For the first time in almost fifteen years the Office of National Statistics (ONS) has collaborated with the NHS to produce official figures on the mental health of children and young people. The startling results found one in eight of 5 to 19 year olds experienced difficulties with their mental health.
The research estimates the prevalence of mental disorders in children aged 2 to 4 years old and found that 1 in 18 preschool children experienced difficulties with their mental health and in this age group boys were more likely than girls to suffer. The importance of identifying mental disorders in children at the earliest opportunity is crucial because the early years of a child's life is a foundation for lifelong emotional and physical health as well as education achievement.
Unsurprisingly, rates of mental disorders were higher in older children with one in ten of primary school age children suffering a mental disorder, increasing to one in seven of secondary school age. One in six young people aged 17 to 19 year olds had a disorder, with rates much higher in girls than boys. The research found that young people with a mental disorder were spending more time on social media, and more likely to compare themselves with social media users without a mental disorder.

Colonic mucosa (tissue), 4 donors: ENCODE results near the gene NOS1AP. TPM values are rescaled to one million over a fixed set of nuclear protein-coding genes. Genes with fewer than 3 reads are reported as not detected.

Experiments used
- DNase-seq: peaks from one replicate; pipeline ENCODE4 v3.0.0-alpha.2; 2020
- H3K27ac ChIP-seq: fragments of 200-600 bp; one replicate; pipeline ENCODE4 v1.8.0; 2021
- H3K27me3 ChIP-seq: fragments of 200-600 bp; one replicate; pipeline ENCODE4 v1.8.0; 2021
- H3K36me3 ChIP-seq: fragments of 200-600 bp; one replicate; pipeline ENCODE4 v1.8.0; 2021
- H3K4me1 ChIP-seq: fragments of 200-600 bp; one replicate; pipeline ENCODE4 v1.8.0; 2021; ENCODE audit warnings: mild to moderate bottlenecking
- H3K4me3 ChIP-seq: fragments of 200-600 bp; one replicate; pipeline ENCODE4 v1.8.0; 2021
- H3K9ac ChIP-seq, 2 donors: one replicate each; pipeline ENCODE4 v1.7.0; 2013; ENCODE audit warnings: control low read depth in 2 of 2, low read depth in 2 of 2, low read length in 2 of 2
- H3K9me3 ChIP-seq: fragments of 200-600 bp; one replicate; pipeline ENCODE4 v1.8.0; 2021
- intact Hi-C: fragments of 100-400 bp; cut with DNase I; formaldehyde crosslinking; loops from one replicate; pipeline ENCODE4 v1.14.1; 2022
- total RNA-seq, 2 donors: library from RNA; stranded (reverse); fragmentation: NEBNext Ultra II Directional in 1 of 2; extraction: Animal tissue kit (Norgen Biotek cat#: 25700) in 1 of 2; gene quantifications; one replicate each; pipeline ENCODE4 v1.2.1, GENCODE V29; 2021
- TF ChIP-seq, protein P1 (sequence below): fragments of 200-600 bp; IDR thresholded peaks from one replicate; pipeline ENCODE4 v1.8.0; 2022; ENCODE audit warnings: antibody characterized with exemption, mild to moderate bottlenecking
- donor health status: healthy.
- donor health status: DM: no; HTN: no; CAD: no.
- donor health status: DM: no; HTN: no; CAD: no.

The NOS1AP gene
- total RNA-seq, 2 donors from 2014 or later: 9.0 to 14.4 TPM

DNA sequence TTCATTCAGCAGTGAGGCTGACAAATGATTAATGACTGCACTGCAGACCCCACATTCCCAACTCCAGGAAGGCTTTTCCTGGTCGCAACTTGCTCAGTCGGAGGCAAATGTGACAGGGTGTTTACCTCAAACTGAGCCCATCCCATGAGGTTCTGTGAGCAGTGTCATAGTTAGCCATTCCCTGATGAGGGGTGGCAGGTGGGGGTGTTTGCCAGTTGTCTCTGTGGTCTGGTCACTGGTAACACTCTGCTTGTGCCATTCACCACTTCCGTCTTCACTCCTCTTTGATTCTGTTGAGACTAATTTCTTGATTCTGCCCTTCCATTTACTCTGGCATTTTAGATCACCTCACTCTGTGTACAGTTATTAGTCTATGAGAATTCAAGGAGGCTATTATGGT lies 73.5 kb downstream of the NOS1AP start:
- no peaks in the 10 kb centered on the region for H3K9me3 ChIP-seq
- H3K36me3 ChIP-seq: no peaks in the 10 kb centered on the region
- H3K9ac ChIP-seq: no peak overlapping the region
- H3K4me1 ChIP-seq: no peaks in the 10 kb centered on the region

The role of schools supporting children with mental disorders was highlighted in the research, but are schools qualified to do so. Children of parents who had poor mental health were also identified as more likely suffer themselves compared to those children whose parents showed little to no evidence of a mental disorder.
NHS England offers support for new mothers and has recently extended support fathers and partners. This support includes mental health checks and treatment to support parents during the challenging early stages of starting a family.
The ONS also examined the affect loneliness can have on the physical and mental health of young people as well as their personal well-being. The research found particular characteristics and circumstances linked to lonely children. Younger children reported more frequent loneliness; those receiving free school meals reported more frequent loneliness than others; and those living in cities reporting more frequent loneliness than those living in towns or rural areas.
The research used the term ‘mental disorder’. This reflects an internationally recognised clinical diagnosis tool to identify symptoms in children which causes them significant distress or impair their functioning.